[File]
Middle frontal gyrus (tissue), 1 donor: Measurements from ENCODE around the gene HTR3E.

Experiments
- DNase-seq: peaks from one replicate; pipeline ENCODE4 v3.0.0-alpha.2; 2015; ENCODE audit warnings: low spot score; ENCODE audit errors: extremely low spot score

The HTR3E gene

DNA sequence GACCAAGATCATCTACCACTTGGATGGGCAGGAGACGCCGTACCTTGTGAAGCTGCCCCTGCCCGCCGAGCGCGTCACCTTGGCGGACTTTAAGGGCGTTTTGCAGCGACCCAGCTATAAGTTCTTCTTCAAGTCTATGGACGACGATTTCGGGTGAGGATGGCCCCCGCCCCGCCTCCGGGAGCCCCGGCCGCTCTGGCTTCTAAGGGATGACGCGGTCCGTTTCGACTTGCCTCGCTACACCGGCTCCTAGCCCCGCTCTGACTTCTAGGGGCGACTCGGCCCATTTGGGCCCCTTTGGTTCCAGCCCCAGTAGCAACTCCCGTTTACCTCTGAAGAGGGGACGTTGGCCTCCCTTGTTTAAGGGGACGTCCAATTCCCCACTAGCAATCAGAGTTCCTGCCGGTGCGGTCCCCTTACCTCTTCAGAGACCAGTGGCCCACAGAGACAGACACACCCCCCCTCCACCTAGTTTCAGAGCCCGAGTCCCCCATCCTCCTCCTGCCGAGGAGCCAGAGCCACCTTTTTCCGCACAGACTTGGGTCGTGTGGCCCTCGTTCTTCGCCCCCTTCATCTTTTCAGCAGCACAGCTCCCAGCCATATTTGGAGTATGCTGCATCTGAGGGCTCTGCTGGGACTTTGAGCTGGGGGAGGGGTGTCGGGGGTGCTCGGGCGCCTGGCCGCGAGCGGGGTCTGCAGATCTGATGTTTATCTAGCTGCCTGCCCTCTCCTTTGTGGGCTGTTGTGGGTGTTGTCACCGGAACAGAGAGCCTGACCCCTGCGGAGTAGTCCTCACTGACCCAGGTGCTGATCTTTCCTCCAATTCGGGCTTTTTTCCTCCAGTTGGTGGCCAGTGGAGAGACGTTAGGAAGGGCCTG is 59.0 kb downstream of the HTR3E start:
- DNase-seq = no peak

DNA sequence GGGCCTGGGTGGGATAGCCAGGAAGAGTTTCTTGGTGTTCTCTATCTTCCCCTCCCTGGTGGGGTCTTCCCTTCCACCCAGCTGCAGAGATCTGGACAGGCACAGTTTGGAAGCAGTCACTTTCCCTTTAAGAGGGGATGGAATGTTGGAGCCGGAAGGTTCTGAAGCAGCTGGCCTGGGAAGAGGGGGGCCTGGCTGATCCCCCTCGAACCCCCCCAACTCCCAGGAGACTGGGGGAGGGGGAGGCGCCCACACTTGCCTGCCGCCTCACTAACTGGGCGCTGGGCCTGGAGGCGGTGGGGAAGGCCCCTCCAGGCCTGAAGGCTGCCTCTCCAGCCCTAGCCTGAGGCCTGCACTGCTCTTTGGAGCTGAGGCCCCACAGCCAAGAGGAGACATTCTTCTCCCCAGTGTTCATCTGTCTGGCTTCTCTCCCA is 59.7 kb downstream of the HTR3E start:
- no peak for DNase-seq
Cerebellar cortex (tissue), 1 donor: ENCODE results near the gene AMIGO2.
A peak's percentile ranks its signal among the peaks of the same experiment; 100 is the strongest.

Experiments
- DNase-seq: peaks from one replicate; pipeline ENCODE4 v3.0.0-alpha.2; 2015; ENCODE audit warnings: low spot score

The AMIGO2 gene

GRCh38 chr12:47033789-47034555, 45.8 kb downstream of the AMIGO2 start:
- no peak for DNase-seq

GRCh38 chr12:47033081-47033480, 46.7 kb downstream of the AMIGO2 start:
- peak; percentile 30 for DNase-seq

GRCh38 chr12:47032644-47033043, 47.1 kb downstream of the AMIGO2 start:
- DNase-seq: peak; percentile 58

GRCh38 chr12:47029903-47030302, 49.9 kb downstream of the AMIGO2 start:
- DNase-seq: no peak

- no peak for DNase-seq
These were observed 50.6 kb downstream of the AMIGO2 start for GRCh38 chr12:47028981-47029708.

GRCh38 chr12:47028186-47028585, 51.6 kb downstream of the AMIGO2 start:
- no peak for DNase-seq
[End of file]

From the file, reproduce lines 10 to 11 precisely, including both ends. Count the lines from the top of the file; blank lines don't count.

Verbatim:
A peak's percentile ranks its signal among the peaks of the same experiment; 100 is the strongest.

Experiments